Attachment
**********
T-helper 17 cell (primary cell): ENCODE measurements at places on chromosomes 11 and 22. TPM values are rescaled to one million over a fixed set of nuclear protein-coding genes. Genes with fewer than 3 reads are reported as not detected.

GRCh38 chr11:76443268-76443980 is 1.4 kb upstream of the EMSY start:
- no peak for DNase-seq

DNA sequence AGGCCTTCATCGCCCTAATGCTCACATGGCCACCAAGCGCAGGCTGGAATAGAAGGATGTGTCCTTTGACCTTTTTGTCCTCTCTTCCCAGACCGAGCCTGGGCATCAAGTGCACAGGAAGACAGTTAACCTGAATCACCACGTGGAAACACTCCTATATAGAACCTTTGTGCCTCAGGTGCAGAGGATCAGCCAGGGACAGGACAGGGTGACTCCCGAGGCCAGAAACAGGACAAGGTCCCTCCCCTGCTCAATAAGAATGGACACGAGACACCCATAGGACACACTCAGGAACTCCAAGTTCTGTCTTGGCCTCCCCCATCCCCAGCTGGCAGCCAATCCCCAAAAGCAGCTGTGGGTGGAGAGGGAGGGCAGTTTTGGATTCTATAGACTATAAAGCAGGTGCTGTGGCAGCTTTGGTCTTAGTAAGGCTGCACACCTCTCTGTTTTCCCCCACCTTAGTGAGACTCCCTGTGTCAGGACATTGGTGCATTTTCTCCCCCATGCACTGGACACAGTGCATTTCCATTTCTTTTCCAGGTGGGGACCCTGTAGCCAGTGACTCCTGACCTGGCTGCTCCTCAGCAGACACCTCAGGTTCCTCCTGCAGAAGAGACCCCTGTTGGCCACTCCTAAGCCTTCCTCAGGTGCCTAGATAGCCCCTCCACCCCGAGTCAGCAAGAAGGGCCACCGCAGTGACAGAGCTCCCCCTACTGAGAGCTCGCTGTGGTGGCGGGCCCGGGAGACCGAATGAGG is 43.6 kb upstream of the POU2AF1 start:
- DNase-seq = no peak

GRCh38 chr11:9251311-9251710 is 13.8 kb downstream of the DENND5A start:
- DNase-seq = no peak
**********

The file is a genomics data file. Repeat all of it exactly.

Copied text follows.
T-helper 17 cell (primary cell): ENCODE measurements at places on chromosomes 11 and 22. TPM values are rescaled to one million over a fixed set of nuclear protein-coding genes. Genes with fewer than 3 reads are reported as not detected.

GRCh38 chr11:76443268-76443980 is 1.4 kb upstream of the EMSY start:
- no peak for DNase-seq

DNA sequence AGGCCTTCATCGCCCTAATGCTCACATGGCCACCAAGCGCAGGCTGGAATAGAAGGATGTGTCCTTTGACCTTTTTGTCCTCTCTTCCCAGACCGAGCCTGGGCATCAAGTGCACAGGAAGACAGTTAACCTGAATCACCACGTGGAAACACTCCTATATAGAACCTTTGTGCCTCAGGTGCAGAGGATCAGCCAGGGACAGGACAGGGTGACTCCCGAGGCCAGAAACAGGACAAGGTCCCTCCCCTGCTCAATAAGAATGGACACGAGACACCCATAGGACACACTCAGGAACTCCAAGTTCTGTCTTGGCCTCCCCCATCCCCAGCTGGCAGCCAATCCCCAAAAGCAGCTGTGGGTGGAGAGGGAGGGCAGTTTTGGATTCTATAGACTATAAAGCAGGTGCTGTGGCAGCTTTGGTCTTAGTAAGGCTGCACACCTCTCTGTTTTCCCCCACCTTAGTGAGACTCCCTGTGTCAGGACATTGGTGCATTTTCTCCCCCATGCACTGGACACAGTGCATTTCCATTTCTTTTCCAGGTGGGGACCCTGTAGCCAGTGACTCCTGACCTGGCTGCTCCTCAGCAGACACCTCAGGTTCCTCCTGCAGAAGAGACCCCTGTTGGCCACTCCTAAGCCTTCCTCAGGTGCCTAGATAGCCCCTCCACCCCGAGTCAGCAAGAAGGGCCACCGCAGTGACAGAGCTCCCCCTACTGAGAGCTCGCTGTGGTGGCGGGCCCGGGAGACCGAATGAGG is 43.6 kb upstream of the POU2AF1 start:
- DNase-seq = no peak

GRCh38 chr11:9251311-9251710 is 13.8 kb downstream of the DENND5A start:
- DNase-seq = no peak